Iraq: Heavy Forces and
Decisive Warfare



2003 William R. Hawkins

From Parameters, Autumn 2003, pp. 61-67.

The Iraq War was a stunning example of the new paradigm of “decisive warfare,” even more so than had been the Afghanistan campaign. The Bush Administration came into office defining this new paradigm as the ability to march on an enemy’s capital and overthrow its regime.1 The thinking behind this paradigm is often linked to the failure of the United States to march on Baghdad in 1991, but there is also a link back to the indecisive “limited war” doctrine which led to failure in Vietnam. In Southeast Asia only Hanoi waged decisive warfare by sending an army south to capture Saigon and impose a regime change that ended the war. US attempts to bomb North Vietnam to a negotiated settlement did not result in victory. Regimes that cannot be persuaded to change their behavior must themselves be changed, or else conflicts will drag on, and America is at a political and diplomatic disadvantage in wars of attrition.

While other recent wars are remembered for gun-camera footage of missiles flying through windows, the most memorable images of Operation Iraqi Freedom are of American armored columns roaring along highways, and of icons of Saddam Hussein being dragged through the dust. While a lucky bomb hit might have decapitated the regime, a ground offensive to seize the center of government and break its hold on the country was the essential factor defining victory.

The war showed the ability of fast-moving, heavily armed troops to disrupt defenses before they could be established. Technology played its part in a permissive environment provided by American air supremacy. A profusion of aerial platforms detected enemy forces in the open, attacked them in a variety of settings, and provided close support with precision weapons. Air transports and helicopters provided reinforcement and resupply for friendly ground forces. Improved com-


munications and surveillance systems allowed Army brigade groups and Marine regimental combat teams to operate independently like small divisions. These combined-arms units performed in accord with many of the theories put forth about transformation by Army Chief of Staff General Eric Shinseki.2

The rapid advance centered on Baghdad was the real “shock and awe” part of the campaign as it ensured that the regime was doomed. Iraqi Republican Guard units that were initially deployed outside Baghdad to block approach routes were so rapidly engaged by interdiction and maneuver that they could not pull back into the city and mount the kind of urban warfare coalition planners had been concerned about.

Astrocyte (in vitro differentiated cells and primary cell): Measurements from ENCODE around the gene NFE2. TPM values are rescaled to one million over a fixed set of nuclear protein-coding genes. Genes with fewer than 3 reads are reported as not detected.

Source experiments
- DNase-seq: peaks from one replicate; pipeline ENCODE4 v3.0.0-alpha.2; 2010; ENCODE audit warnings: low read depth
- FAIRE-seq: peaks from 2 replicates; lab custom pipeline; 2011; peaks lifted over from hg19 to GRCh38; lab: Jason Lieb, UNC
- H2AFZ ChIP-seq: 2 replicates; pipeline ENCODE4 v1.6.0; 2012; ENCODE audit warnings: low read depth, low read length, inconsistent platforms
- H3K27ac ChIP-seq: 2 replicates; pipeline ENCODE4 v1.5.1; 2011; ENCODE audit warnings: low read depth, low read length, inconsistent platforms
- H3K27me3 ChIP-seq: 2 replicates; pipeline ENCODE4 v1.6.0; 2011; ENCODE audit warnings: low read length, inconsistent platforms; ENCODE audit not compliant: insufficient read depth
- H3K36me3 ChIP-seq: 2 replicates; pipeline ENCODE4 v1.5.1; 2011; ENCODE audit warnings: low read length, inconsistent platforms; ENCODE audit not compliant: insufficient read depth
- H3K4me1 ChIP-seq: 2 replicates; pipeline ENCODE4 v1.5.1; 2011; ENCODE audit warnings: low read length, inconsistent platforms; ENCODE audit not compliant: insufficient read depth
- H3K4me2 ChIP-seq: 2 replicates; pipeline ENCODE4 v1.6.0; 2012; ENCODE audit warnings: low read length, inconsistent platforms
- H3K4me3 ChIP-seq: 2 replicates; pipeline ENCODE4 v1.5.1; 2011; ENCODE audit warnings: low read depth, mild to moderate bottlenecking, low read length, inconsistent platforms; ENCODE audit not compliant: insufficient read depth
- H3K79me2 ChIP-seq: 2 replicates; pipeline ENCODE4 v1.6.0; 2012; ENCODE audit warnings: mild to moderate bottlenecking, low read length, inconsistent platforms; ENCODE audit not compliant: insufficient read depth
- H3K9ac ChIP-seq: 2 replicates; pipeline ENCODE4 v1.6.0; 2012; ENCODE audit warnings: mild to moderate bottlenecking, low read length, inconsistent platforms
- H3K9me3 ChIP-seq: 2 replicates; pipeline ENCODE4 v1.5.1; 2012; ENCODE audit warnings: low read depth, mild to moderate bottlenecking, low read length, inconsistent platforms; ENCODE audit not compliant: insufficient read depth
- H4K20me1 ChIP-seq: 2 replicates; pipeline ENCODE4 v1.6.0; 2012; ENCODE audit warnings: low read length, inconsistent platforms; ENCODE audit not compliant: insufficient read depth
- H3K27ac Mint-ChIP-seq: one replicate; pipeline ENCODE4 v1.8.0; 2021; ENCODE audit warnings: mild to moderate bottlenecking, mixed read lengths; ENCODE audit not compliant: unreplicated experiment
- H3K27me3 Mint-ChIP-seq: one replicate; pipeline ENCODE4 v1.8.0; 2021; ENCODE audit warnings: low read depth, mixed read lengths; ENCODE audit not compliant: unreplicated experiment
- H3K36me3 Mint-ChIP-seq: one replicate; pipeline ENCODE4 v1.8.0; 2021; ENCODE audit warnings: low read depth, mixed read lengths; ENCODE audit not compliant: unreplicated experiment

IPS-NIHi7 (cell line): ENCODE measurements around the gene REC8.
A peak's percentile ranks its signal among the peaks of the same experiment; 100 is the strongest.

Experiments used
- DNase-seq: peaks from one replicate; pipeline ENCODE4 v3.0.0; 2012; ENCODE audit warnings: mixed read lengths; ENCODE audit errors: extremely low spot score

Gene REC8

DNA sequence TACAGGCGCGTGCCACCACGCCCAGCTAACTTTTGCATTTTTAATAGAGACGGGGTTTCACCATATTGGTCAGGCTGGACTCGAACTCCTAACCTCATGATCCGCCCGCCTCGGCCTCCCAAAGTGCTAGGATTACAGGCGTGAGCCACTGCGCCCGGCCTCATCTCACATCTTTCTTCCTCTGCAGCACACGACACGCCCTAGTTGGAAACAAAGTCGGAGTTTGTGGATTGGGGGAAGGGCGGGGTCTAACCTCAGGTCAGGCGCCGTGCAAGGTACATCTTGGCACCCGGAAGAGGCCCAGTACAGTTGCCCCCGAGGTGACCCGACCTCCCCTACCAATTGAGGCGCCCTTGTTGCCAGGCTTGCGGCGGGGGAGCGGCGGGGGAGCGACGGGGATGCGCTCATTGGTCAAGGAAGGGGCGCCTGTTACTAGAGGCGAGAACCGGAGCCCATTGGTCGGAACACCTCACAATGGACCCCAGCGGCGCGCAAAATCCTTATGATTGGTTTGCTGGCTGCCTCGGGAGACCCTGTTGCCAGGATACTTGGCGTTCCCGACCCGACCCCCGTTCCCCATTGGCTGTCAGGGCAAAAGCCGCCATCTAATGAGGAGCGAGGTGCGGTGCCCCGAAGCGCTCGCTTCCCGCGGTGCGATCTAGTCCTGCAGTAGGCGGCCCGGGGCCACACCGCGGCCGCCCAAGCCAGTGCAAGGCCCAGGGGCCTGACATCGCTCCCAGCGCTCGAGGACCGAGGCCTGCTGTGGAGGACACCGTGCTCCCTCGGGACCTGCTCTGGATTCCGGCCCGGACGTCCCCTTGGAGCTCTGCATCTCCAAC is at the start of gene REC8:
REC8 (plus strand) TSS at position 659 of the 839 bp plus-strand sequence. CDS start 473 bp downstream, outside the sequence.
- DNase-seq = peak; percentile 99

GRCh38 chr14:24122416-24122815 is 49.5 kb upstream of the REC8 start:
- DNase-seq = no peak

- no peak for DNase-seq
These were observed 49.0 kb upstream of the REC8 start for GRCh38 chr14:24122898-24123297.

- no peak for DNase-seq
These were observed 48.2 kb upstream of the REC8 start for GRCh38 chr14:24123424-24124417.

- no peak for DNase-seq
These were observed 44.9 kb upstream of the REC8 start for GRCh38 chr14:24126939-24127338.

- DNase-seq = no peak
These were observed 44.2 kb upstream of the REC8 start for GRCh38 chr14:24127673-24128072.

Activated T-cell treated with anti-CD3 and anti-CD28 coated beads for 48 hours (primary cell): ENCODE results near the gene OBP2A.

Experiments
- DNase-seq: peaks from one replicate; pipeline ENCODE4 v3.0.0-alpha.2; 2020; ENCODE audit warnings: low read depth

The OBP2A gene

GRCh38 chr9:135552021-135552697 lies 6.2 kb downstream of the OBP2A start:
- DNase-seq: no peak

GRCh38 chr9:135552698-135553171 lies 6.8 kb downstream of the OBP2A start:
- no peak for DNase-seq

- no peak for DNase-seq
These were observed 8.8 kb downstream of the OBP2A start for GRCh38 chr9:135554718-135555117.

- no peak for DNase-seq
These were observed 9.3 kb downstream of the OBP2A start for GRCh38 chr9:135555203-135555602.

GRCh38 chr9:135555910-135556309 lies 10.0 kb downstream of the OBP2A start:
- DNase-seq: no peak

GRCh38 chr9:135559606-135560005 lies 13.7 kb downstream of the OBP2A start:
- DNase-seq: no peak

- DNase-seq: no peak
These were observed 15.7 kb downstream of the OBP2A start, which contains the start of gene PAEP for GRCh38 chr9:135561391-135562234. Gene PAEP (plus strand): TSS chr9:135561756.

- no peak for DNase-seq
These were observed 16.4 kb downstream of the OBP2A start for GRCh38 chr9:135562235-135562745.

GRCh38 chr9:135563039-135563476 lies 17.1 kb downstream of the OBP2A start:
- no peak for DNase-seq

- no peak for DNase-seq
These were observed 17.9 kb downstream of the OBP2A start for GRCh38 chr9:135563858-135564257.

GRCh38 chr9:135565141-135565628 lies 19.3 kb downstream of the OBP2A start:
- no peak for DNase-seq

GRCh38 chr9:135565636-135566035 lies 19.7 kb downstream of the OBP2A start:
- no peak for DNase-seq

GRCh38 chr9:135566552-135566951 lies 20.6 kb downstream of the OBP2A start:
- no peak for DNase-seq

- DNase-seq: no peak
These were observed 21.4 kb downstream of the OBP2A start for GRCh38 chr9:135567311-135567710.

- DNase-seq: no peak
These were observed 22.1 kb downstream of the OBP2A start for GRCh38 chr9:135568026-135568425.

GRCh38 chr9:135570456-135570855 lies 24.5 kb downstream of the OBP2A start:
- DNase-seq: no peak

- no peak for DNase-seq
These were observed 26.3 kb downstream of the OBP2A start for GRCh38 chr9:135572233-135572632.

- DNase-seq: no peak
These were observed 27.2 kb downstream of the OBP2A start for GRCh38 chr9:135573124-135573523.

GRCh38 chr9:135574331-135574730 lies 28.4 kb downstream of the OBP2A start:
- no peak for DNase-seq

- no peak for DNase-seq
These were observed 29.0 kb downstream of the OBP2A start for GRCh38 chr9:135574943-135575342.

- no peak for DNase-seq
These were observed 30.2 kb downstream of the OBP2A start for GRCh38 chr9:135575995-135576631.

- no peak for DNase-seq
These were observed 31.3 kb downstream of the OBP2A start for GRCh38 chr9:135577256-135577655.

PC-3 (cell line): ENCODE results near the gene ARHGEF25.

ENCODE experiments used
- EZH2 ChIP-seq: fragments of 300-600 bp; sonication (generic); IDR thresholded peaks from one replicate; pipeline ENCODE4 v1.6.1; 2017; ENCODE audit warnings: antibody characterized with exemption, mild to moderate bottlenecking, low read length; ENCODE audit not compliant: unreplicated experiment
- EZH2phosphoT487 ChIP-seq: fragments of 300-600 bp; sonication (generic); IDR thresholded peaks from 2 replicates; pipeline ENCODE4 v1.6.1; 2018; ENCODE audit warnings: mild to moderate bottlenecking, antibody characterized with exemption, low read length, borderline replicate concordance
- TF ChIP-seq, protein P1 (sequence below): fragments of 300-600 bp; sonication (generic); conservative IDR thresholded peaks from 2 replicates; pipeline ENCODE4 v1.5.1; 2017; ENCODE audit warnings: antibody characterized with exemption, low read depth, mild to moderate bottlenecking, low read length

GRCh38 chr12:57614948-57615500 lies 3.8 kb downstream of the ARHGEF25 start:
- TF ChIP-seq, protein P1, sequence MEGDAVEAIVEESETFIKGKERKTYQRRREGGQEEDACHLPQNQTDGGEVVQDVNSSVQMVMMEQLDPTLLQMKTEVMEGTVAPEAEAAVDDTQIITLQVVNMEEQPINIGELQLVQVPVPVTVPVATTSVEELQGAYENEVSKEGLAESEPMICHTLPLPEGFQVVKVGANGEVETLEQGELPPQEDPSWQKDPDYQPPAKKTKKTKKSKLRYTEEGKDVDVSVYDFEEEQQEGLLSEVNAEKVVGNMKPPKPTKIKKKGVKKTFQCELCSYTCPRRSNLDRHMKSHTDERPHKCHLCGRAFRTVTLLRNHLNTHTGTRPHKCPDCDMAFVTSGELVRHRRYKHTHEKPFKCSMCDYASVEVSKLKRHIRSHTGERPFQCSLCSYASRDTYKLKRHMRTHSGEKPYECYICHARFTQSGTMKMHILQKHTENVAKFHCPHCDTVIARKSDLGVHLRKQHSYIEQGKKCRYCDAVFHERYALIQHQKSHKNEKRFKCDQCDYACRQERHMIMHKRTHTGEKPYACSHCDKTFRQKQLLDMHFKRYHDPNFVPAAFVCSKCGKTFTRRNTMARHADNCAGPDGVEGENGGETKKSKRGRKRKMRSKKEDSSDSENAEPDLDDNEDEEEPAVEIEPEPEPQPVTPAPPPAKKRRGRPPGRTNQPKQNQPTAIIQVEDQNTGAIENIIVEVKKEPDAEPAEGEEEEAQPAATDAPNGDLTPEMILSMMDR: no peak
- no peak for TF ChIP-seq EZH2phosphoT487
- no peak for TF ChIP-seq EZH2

This “speed kills” doctrine is not really new, however. It predates even the theories of blitzkrieg with which the US campaign has been compared. Two centuries ago, Napoleon argued that to wage war “energetically and with severity” is the only way to “make it shorter.” But it takes exceptional troops and a brilliant operational plan to actually pull it off in any era.

Napoleon also argued that God fights on the side with the heaviest artillery. The heavy, combined-arms units of the Army and Marines executed rapid maneuver with brilliance, and their firepower and protection enabled them to overcome whatever resistance or counterattacks they encountered. It was reported that Iraqi irregulars resorted to trucks armed with machine guns and rocket-propelled grenades because that had worked in Somalia. But one of the central controversies about Somalia was the lack of armor deployed with US forces. Against the “thunder runs” of US tanks and infantry fighting vehicles, such tactics were suicidal.

If enemy light troops proved ineffective against American heavy units, US light troops were also not used as spearheads. The heavy components, the 3d Infantry Division, 1st Marine Expeditionary Force, and British 7th Armoured Brigade, were given the toughest assignments where resistance was most likely. Lighter units from the 101st and 82d Airborne divisions were kept to the west, where opposition was much lighter.

The 173d Airborne Brigade, though composed of crack troops with air support, had a rougher go of it in the north because it lacked integral armor and adequate artillery. The offensive there finally got moving after M1 Abrams tanks and M2 Bradley fighting vehicles from the 1st Infantry Division were flown into captured airfields to reinforce the paratroopers two weeks after they had made their dramatic airdrop.3 Turkish opposition had blocked the deployment of the heavy 4th Infantry Division on the northern front.


Looking to the Future